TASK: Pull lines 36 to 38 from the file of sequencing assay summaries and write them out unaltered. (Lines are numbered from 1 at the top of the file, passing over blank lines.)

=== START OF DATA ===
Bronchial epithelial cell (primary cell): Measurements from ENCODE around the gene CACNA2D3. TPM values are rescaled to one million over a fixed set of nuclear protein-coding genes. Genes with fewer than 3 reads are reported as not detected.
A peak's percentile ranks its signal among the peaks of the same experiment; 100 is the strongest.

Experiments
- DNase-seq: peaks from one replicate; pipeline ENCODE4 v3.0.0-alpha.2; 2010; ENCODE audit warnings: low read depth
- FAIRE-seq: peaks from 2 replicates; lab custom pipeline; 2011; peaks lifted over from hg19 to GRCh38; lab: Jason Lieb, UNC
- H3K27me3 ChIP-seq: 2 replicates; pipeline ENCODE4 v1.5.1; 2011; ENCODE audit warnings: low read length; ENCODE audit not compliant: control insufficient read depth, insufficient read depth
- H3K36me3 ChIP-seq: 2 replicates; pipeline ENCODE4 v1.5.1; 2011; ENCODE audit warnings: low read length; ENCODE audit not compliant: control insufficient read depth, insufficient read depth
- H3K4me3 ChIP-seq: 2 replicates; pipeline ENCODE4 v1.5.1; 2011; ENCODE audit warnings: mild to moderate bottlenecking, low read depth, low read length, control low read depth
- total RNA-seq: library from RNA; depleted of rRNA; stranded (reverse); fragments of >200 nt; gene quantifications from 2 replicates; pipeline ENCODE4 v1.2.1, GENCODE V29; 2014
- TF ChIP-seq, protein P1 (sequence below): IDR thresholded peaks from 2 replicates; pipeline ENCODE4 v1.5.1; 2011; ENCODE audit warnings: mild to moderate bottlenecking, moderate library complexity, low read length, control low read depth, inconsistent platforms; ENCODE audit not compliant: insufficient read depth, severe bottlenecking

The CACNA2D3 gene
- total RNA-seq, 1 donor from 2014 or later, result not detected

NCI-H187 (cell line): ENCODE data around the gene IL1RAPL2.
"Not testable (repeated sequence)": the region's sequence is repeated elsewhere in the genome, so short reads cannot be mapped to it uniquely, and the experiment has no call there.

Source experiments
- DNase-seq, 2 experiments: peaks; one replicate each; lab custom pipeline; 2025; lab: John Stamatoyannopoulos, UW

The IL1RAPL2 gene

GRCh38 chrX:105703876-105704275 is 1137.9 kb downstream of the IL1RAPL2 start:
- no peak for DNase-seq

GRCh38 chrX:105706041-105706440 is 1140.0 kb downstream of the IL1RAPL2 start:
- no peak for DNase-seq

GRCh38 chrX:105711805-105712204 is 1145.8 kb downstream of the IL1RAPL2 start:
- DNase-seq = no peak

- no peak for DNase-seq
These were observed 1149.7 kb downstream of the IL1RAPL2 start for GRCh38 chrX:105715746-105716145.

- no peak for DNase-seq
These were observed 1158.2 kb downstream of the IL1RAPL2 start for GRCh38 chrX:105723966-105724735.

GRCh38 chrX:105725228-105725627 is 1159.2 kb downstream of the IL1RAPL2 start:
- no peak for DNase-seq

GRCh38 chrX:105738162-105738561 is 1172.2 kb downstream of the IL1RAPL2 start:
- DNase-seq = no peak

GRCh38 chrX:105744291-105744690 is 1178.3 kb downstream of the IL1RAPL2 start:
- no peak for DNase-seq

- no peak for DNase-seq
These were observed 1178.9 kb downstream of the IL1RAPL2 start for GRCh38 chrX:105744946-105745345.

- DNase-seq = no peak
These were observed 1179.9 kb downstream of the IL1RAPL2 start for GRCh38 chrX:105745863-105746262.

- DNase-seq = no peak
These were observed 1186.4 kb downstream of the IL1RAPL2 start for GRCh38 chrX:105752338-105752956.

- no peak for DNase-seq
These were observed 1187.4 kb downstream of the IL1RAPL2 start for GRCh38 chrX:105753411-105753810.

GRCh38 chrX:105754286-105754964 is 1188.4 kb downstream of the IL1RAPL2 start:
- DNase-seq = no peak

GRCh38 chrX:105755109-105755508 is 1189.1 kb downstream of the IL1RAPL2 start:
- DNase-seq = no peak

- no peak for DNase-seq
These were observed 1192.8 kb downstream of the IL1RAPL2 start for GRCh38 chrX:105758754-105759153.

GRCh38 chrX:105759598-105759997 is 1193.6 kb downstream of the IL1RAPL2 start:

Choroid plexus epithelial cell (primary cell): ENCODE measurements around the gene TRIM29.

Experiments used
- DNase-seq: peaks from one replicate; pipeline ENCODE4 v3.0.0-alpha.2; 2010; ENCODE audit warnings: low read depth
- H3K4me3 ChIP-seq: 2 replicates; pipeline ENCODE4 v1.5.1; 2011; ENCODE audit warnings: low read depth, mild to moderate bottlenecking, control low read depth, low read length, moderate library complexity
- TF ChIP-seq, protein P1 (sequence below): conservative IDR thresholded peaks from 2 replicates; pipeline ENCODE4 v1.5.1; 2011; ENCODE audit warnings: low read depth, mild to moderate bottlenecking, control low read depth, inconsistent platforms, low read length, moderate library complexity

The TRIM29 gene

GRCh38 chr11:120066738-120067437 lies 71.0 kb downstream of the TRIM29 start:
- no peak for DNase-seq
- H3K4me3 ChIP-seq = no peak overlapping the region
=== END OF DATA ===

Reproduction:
- DNase-seq = no peak
These were observed 1179.9 kb downstream of the IL1RAPL2 start for GRCh38 chrX:105745863-105746262.

- DNase-seq = no peak